[This article is part of the “Foraging Resources” series]
Foraging cookbooks are essential to my culinary adventures as an avid cook and wild food enthusiast. They offer a platform for experimentation in the kitchen and provide insights into techniques, ingredient pairings, and the uses of wild ingredients.
I use foraging cookbooks as a reference to help me understand the ingredient’s profile and as a source of inspiration to create new recipes.
When I return from foraging and can’t find recipes for certain foraged ingredients, I get creative by searching for recipes using similar fruits and vegetables and try using them as a substitute. The beauty of cooking lies in its personal taste and creativity.
Here are some of the best foraging cookbooks.
List of recommended foraging recipe books
Wild Food – A Complete Guide for Foragers - by Roger Phillips
This classic book has remained relevant to foragers for over thirty years, and has even been revised for an American edition which includes plants found in the US. While I initially thought it was a foraging guide, I was pleasantly surprised to find that it was packed with recipe ideas to indulge in once you’ve gathered the right ingredients.
The book strikes a great balance between folklore, historical usage, descriptions, and recipes for plants, mushrooms, and seaweeds. The only drawback may be that the photographs haven’t aged well, but the recipes are still a great source of inspiration.
Foragers Kitchen – by Fiona Bird
This beautifully produced cookbook is written by Fiona Bird, a BBC Masterchef finalist and resident of the Outer Hebrides. While it’s aimed at beginners, it’s also appealing to more knowledgeable foragers with its fantastic photos and packed full of recipes.
It’s not a definitive guide to all edible wild plants, but rather a selection of common ingredients that anybody can cook with. The book includes both traditional recipes that are rarely used these days, as well as new ideas on how to use foraged food.
The New Wildcrafted Cuisine – by Pascal Baudar
Pascal Baudar, a renowned forager based in California who has collaborated with top chefs, has written an awesome cookbook called “The New Wildcrafted Cuisine.” With its stunning visuals and unique recipes that use fascinating techniques with wild ingredients, this book is a must-read for advanced foragers.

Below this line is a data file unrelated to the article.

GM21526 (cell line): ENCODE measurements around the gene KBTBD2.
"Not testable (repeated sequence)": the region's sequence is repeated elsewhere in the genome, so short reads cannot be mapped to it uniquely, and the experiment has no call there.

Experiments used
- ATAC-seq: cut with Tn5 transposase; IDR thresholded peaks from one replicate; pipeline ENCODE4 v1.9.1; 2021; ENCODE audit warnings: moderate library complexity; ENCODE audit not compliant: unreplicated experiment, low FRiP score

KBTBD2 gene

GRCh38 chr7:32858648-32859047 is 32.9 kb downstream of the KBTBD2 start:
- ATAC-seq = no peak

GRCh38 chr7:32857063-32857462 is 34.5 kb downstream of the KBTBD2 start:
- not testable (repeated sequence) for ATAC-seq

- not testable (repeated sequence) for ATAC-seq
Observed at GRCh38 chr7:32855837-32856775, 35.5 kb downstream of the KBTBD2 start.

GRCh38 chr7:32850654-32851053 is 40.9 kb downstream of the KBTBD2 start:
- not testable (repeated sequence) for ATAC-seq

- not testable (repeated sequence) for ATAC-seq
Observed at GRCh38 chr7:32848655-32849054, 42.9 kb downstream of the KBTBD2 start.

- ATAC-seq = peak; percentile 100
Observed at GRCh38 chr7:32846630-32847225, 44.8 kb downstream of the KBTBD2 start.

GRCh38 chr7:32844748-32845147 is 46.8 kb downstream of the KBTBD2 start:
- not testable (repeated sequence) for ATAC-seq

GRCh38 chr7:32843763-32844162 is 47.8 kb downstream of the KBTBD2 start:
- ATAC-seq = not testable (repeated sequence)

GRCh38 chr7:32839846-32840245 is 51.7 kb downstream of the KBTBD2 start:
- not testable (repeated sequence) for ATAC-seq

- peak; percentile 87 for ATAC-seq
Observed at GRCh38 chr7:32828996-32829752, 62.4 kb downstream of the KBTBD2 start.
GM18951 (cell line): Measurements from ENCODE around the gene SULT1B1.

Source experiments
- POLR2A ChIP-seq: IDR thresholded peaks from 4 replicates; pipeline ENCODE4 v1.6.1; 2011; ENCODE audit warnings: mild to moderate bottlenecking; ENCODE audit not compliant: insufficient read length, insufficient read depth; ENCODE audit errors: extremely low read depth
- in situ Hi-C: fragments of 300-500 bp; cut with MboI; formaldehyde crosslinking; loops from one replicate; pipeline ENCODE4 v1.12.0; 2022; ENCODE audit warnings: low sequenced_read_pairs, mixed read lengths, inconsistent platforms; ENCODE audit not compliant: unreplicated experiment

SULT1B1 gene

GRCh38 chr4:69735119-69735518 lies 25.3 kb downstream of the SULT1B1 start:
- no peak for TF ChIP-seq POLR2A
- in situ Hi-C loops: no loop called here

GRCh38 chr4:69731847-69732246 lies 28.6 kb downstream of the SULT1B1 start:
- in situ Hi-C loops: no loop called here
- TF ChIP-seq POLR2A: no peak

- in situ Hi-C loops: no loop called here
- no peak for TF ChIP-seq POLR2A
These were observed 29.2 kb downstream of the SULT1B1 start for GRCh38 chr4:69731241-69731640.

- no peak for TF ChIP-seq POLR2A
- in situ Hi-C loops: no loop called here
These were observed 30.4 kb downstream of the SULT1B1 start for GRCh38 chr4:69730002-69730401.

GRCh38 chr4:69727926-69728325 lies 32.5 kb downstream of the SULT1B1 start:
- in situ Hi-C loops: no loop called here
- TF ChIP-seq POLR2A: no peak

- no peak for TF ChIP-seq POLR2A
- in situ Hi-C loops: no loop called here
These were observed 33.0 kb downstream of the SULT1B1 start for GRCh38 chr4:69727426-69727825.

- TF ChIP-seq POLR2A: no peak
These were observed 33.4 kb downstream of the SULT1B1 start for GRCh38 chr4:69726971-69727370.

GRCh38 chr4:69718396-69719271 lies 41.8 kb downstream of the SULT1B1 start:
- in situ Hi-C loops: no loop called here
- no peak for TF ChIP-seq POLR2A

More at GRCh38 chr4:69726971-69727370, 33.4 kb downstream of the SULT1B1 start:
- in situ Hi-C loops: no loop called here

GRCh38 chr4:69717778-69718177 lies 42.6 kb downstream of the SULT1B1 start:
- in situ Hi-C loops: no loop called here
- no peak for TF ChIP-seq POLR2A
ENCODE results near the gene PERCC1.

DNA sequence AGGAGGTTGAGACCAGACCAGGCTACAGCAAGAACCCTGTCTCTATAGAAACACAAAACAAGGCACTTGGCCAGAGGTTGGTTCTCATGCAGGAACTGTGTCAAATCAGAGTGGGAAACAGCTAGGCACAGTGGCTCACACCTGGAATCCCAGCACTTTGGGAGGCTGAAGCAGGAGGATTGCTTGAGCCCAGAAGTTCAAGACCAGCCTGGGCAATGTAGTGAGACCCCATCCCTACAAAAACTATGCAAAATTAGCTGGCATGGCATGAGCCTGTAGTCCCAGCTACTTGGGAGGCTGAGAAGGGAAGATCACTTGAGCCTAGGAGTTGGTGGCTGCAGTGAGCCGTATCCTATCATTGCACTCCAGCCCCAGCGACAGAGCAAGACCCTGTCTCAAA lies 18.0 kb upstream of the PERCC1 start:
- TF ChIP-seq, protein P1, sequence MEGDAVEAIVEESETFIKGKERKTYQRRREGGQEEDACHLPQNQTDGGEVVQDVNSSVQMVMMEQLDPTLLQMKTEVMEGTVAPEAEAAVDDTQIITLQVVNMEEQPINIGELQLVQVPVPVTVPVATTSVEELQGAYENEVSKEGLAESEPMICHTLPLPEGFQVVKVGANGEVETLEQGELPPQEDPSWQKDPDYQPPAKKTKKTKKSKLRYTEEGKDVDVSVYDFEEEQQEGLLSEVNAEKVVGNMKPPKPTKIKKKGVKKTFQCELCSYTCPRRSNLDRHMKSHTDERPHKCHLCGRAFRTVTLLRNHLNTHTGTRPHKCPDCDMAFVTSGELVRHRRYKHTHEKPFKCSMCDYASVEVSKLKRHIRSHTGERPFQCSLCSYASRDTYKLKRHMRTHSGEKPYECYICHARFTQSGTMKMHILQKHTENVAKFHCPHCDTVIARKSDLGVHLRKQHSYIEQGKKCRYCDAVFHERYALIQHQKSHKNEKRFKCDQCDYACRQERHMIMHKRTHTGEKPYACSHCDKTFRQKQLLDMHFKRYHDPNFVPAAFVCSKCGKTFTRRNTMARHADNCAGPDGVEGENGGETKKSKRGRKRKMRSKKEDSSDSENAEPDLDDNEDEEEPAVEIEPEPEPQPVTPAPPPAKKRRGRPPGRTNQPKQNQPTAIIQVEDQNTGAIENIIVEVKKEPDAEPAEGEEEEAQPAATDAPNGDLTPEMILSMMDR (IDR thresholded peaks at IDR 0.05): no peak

While beginners may find it a bit daunting, it’s still the best book on the subject. Although some plants may not grow in the UK and Ireland, you can still replace them with native plants and use the ideas for various processes like dehydrating and fermenting any ingredient.
Edible Wild Plants & Herbs: A Compendium of Recipes and Remedies – by Pamela Michael
This book was a delightful discovery for me at my local library a couple of years ago. While it may not be marketed as a foraging cookbook, it certainly can be utilized as one, with nearly 400 recipes covering almost 100 different plant species, organized alphabetically.
Originally published in 1980, it has since been thoroughly revised and redesigned. The illustrations are stunning, and the book also provides some basic information on where to find the plants and how to identify them, though for identification purposes, other books may be more useful.
Foraging & Feasting: A Field Guide and Wild Food Cookbook - by Dina Falconi
Some time ago, the author successfully launched a crowdfunding campaign to self-publish this book, which was made possible thanks to the support of numerous donors.
Although I haven’t had the chance to personally own this book, I’m really drawn to its exquisite illustrations. While it seems more oriented towards American readers, Foraging and Feasting cookbook has received a lot of praise and good reviews.
There are few dedicated wild food cookbooks available for foragers based in the UK and Ireland, aside from the seaweed cookbooks I previously mentioned in my coastal foraging post.
Do you have a favourite foraging recipe book that you would recommend?